Every Church Father who writes of Mary’s motherhood always refers to her as the mother of the person of Jesus, or as mother of the Savior, or even as mother of God. You find that few if any refer to her as mother of His nature alone. And those who tried to claim that she was not the mother of His entire person, they were labeled as heretics because it directly relates to Jesus Christ as the incarnate third person of the Trinity. The Protestant completely misses the boat here, and then you wonder why so many of their errors fall into the area of degrading Christ's human nature. It is almost as if they find his incarnation repugnant. I am sure most do not think of it that way on the surface, but this is truly a reality when you converse with them on theological questions. Protestantism does not have a firm understanding of person-hood and the hypostatic union of Christ as it relates to the nativity. The great Charles De Koninck writes in his astounding work ‘Ego Sapientia’, “Now, nativity looks first of all and principally at the being of the hypostasis and of the person. Consequently, since the Blessed Virgin is the mother of Christ according to the hypostasis, she is really mother of God and of the man.” True Christianity views the entire person of Jesus, which includes both of His natures, not just one of them as being born from Mary. If only a nature was born from Mary, then we do not have a hypostatic union in one person. This is the tangled web the heretic weaves when they deny a core dogma of the Christian faith.
Before I go to the Church Father’s writings, I want to look at Sacred Scripture, because it also gives us a witness to this Dogma. Read Galatians 4:4-5. “But when the fulness of the time was come, God sent his Son, made of a woman, made under the law: That he might redeem them who were under the law: that we might receive the adoption of sons.” It is fairly evident here that Jesus, God’s Son, was made of a women. This certainly implies divine motherhood, since His entire person was made in relation to the women. It did not say only God’s nature was made of a women. No, it said his Son, that is the person of Jesus Christ, true God, true man was made of a women. As far as origin goes in relation to God incarnate, that is as He takes on a human nature, the very point of origin is through Mary as His mother. There is no way of getting around this, say what you will. Again I quote De Koninck, "The mother is not understandable without the Son, nor is the Son-Redeemer understandable without the mother. She proceeds from the One who made her so that He, Himself, could proceed from her." If we then turn to Luke 1:43, Elizabeth states that Mary was, “the mother of my Lord.” She did not say she was the mother of my Lord’s human nature. This makes it fairly clear that Mary was the Mother of God. These Scripture texts are well before the sixth century, no? This teaching originates from the beginning of the proclamation of the gospel in the world.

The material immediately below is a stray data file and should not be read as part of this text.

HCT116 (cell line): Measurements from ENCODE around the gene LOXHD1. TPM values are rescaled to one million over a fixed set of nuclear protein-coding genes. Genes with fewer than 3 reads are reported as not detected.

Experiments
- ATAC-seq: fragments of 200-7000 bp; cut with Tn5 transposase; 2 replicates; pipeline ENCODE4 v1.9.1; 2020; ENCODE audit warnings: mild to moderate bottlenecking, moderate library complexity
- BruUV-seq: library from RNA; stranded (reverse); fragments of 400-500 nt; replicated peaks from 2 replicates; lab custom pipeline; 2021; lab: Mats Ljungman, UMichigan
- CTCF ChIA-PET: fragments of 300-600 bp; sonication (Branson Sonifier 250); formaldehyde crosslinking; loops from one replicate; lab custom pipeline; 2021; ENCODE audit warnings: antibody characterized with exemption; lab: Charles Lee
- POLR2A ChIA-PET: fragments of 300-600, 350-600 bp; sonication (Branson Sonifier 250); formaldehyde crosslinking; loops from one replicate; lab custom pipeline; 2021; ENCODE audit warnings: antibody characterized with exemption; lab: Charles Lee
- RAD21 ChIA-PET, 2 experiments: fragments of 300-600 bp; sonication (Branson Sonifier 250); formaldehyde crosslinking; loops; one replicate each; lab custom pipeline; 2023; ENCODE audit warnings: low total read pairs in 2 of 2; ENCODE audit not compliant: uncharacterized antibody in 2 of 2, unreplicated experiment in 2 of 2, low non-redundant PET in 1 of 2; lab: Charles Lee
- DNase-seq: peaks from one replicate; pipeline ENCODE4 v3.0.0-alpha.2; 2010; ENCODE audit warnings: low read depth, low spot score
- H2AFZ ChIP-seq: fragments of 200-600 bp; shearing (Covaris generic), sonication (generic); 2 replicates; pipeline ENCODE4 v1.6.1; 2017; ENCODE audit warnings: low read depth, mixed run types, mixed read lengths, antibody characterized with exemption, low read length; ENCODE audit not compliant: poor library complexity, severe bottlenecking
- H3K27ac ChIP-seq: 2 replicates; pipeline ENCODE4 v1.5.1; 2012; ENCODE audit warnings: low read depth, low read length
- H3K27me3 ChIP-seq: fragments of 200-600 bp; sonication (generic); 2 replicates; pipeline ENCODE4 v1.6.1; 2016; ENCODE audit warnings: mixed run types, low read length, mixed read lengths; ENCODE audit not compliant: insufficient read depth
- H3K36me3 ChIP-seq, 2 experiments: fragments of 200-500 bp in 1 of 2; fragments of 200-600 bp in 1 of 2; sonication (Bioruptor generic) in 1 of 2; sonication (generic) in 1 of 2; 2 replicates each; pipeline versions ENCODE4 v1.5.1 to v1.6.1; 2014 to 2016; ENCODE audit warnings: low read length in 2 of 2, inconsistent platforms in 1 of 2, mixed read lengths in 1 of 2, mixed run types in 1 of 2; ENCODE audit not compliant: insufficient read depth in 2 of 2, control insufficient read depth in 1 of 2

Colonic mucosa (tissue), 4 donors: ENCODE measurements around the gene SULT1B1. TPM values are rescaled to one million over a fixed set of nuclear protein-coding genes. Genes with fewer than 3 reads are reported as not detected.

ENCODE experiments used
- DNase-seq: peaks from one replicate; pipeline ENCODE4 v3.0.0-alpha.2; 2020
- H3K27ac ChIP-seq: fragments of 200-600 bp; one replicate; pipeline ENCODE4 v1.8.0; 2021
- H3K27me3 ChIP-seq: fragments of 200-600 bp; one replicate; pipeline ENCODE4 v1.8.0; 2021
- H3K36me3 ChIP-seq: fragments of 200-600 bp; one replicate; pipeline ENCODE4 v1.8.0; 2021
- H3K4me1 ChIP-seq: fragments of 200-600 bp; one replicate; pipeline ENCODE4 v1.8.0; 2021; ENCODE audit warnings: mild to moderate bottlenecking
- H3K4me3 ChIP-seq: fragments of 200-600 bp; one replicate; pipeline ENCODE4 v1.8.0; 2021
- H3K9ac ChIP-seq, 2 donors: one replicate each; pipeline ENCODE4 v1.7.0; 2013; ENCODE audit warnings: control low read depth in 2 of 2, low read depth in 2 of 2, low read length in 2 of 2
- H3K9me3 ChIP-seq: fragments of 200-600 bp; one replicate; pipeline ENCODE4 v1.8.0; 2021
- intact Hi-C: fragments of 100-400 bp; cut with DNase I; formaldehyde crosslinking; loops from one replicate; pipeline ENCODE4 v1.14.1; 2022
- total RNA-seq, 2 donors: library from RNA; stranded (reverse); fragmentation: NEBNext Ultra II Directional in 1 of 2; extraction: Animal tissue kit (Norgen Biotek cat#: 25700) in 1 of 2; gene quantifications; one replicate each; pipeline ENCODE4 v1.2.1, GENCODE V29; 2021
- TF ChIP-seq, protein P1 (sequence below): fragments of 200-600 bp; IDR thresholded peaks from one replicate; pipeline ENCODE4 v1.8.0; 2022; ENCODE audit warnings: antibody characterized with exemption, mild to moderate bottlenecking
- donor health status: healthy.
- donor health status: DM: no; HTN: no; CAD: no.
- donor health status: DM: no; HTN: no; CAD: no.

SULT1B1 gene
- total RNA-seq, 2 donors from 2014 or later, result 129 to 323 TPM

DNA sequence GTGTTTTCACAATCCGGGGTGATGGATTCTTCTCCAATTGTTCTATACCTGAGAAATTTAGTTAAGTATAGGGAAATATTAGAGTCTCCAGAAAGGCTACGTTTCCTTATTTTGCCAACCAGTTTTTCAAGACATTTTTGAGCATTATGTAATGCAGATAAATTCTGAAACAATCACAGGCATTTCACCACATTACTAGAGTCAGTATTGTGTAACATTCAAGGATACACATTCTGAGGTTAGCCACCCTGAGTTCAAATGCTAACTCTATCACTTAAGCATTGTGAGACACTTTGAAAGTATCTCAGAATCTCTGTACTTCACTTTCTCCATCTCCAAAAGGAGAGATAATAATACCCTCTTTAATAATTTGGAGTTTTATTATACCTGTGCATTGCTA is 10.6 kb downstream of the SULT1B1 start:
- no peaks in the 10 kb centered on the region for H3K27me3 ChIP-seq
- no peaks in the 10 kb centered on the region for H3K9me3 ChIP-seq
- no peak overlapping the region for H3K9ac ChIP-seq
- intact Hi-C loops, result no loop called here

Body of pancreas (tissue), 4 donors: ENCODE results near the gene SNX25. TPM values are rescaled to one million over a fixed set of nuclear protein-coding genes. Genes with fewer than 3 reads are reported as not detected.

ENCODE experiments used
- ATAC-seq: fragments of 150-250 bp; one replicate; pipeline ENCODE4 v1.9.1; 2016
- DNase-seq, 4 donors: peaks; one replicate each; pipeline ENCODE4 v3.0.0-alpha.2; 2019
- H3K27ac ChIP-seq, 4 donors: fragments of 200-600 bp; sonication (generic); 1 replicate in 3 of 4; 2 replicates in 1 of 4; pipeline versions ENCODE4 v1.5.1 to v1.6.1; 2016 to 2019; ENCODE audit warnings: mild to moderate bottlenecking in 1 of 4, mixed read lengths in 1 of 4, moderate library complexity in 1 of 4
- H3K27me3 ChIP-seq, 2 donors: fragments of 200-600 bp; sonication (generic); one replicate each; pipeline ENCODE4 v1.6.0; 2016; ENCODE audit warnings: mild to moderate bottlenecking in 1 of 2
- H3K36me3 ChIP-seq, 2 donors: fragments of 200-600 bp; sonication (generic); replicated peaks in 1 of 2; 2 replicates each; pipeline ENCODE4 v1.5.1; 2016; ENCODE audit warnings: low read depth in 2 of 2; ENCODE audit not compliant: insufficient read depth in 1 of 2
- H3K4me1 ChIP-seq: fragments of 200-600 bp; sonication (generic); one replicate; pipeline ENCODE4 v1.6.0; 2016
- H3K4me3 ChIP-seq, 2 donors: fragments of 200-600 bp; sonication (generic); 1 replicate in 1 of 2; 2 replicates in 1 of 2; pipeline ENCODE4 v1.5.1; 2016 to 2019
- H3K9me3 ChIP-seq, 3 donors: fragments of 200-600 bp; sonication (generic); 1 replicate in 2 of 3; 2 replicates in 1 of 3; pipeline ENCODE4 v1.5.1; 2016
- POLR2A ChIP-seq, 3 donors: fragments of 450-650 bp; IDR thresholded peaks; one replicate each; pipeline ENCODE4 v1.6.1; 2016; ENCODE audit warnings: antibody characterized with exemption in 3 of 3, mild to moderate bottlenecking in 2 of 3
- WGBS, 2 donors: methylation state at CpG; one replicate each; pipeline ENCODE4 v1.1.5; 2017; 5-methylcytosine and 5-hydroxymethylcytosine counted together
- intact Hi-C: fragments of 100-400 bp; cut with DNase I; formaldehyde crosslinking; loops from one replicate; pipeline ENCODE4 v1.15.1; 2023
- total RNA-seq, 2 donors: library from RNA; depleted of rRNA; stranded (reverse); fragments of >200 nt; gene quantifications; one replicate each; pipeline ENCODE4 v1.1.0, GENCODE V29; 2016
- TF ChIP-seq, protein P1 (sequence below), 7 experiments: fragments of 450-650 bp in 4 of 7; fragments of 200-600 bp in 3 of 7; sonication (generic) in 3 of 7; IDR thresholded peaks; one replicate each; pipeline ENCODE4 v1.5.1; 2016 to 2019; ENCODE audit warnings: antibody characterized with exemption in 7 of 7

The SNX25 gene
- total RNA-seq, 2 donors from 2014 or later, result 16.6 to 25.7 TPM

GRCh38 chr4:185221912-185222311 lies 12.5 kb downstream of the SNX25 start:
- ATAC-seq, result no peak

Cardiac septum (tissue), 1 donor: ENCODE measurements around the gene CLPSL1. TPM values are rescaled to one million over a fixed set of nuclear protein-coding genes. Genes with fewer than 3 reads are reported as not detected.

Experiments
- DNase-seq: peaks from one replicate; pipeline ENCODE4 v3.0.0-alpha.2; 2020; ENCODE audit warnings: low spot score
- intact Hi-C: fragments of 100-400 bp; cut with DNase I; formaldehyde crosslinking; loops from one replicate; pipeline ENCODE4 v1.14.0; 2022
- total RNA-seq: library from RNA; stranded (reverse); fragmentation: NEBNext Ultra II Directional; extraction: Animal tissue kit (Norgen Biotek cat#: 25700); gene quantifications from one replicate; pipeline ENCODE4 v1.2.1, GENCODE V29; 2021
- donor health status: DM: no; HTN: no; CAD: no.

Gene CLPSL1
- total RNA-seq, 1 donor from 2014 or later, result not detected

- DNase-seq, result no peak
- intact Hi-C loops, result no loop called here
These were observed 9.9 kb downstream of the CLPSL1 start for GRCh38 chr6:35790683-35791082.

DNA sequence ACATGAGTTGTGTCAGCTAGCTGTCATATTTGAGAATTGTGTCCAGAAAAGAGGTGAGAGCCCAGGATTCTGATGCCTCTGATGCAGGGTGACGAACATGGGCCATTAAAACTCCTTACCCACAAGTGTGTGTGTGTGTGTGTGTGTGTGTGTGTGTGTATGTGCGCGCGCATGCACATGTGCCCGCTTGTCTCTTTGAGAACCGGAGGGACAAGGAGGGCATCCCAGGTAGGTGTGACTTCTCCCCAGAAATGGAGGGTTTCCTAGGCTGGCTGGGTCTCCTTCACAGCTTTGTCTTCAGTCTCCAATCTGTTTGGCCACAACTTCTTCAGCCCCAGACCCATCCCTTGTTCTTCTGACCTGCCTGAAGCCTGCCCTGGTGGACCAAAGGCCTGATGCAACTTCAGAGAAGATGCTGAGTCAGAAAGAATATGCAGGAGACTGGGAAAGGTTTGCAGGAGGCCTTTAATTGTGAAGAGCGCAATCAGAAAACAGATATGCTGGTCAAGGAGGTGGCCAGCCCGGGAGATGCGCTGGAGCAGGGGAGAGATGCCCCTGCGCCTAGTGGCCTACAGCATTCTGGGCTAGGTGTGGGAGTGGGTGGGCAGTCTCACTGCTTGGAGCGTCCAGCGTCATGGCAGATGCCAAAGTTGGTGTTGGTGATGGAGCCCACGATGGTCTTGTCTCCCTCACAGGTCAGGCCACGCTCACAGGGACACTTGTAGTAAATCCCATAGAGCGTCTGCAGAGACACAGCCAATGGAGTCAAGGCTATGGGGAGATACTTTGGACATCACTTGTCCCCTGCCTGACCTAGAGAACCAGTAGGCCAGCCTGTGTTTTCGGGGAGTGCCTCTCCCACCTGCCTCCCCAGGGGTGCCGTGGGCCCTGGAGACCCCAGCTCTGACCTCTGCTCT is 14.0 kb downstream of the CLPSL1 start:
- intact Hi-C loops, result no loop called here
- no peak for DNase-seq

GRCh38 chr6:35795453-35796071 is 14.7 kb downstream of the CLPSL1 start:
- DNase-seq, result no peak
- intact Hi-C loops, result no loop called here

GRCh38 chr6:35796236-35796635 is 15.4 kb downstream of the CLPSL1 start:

Now I want to move forward to some early church writers and fathers who also back this dogma. Alexander of Alexandria calls her the Mother of God in 325, and there is a papyrus manuscript, ‘Sub Tuum’ that may date the actual formal Greek term Mother of God, Theotokos, to the year 270. The dating of the manuscript is debated so I will not hinge everything on that. However, we do have the entire Church using and properly defining the exact term at the Council of Ephesus in 431, which was by the way, an ecumenical council. "If anyone does not confess that Emmanuel is God in truth, and therefore that the holy virgin is the mother of God (for she bore in a fleshly way the Word of God become flesh, let him be anathema." The early Church understood how crucial this dogma was and how it underpinned the foundations of who Christ was as God incarnate. No one can separate the dogmas pertaining to Mary from Christ Himself. Saint Athanasius and St. Gregory Nazianzen well before the Council had already used the term very specifically, and they also presented the teaching as a test of orthodoxy. “If anyone does not believe that Holy Mary is the Mother of God, he is severed from the Godhead." Gregory of Nazianzus, To Cledonius, 101 (A.D. 382) The great Latin Father, Saint Ambrose in the fourth century used the Latin term ‘Mater Dei”. That is ‘Mother of God’ for those who are rusty on their Latin. Both East and West were unanimous in this Marian dogma. How can the Protester plead otherwise with a straight face? I must point out that every one of these individuals listed here are well before Corey’s sixth century cut off date, which he so boldly told us these Catholic Marian dogmas could not be found. I could continue on with more evidence, but I will stop with this quote. “To the question: 'Is Mary the bearer of Man, or the bearer of God?' we must answer: 'Of Both.'" Theodore of Mopsuestia, The Incarnation, 15 (ante A.D. 428).